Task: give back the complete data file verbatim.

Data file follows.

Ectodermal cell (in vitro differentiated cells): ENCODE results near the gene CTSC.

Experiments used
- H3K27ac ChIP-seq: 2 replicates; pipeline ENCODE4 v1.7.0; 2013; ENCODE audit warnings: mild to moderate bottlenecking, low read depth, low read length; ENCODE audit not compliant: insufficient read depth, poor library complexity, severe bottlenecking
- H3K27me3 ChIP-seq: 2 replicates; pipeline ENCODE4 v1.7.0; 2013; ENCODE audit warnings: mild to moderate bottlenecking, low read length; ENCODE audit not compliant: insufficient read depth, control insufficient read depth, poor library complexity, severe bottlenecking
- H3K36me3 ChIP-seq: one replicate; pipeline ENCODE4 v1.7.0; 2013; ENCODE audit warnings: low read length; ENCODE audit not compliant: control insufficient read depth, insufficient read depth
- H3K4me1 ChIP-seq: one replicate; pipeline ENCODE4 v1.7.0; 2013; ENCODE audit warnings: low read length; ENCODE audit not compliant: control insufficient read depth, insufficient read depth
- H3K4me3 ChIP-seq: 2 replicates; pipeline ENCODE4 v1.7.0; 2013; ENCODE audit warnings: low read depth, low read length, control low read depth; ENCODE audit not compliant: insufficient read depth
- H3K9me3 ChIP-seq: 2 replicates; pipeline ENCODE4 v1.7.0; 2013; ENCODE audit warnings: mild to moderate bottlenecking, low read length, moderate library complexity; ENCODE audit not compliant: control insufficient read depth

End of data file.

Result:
Ectodermal cell (in vitro differentiated cells): ENCODE results near the gene CTSC.

Experiments used
- H3K27ac ChIP-seq: 2 replicates; pipeline ENCODE4 v1.7.0; 2013; ENCODE audit warnings: mild to moderate bottlenecking, low read depth, low read length; ENCODE audit not compliant: insufficient read depth, poor library complexity, severe bottlenecking
- H3K27me3 ChIP-seq: 2 replicates; pipeline ENCODE4 v1.7.0; 2013; ENCODE audit warnings: mild to moderate bottlenecking, low read length; ENCODE audit not compliant: insufficient read depth, control insufficient read depth, poor library complexity, severe bottlenecking
- H3K36me3 ChIP-seq: one replicate; pipeline ENCODE4 v1.7.0; 2013; ENCODE audit warnings: low read length; ENCODE audit not compliant: control insufficient read depth, insufficient read depth
- H3K4me1 ChIP-seq: one replicate; pipeline ENCODE4 v1.7.0; 2013; ENCODE audit warnings: low read length; ENCODE audit not compliant: control insufficient read depth, insufficient read depth
- H3K4me3 ChIP-seq: 2 replicates; pipeline ENCODE4 v1.7.0; 2013; ENCODE audit warnings: low read depth, low read length, control low read depth; ENCODE audit not compliant: insufficient read depth
- H3K9me3 ChIP-seq: 2 replicates; pipeline ENCODE4 v1.7.0; 2013; ENCODE audit warnings: mild to moderate bottlenecking, low read length, moderate library complexity; ENCODE audit not compliant: control insufficient read depth